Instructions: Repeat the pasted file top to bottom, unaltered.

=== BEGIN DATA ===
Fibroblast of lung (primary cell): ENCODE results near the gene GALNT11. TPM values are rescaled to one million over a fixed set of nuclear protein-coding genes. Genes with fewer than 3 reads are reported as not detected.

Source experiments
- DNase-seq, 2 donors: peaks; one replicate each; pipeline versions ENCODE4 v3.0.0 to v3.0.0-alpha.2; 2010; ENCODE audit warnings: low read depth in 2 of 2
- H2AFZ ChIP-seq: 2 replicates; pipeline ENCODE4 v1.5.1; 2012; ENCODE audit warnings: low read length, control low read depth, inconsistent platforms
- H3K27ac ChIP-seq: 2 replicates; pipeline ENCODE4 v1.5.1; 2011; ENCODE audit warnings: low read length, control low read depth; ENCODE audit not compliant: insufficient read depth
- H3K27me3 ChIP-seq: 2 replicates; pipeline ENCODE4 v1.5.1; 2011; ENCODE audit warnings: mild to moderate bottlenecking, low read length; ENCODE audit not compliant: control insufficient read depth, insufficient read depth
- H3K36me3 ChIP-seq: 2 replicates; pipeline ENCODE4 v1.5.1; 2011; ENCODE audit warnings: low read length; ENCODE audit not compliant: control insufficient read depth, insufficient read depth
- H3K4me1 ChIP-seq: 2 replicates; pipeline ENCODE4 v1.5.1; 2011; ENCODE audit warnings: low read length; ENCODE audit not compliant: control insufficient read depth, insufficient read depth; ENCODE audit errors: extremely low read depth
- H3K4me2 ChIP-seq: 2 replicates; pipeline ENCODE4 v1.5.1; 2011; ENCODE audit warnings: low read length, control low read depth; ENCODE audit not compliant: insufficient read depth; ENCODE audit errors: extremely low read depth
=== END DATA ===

Fibroblast of lung (primary cell): ENCODE results near the gene GALNT11. TPM values are rescaled to one million over a fixed set of nuclear protein-coding genes. Genes with fewer than 3 reads are reported as not detected.

Source experiments
- DNase-seq, 2 donors: peaks; one replicate each; pipeline versions ENCODE4 v3.0.0 to v3.0.0-alpha.2; 2010; ENCODE audit warnings: low read depth in 2 of 2
- H2AFZ ChIP-seq: 2 replicates; pipeline ENCODE4 v1.5.1; 2012; ENCODE audit warnings: low read length, control low read depth, inconsistent platforms
- H3K27ac ChIP-seq: 2 replicates; pipeline ENCODE4 v1.5.1; 2011; ENCODE audit warnings: low read length, control low read depth; ENCODE audit not compliant: insufficient read depth
- H3K27me3 ChIP-seq: 2 replicates; pipeline ENCODE4 v1.5.1; 2011; ENCODE audit warnings: mild to moderate bottlenecking, low read length; ENCODE audit not compliant: control insufficient read depth, insufficient read depth
- H3K36me3 ChIP-seq: 2 replicates; pipeline ENCODE4 v1.5.1; 2011; ENCODE audit warnings: low read length; ENCODE audit not compliant: control insufficient read depth, insufficient read depth
- H3K4me1 ChIP-seq: 2 replicates; pipeline ENCODE4 v1.5.1; 2011; ENCODE audit warnings: low read length; ENCODE audit not compliant: control insufficient read depth, insufficient read depth; ENCODE audit errors: extremely low read depth
- H3K4me2 ChIP-seq: 2 replicates; pipeline ENCODE4 v1.5.1; 2011; ENCODE audit warnings: low read length, control low read depth; ENCODE audit not compliant: insufficient read depth; ENCODE audit errors: extremely low read depth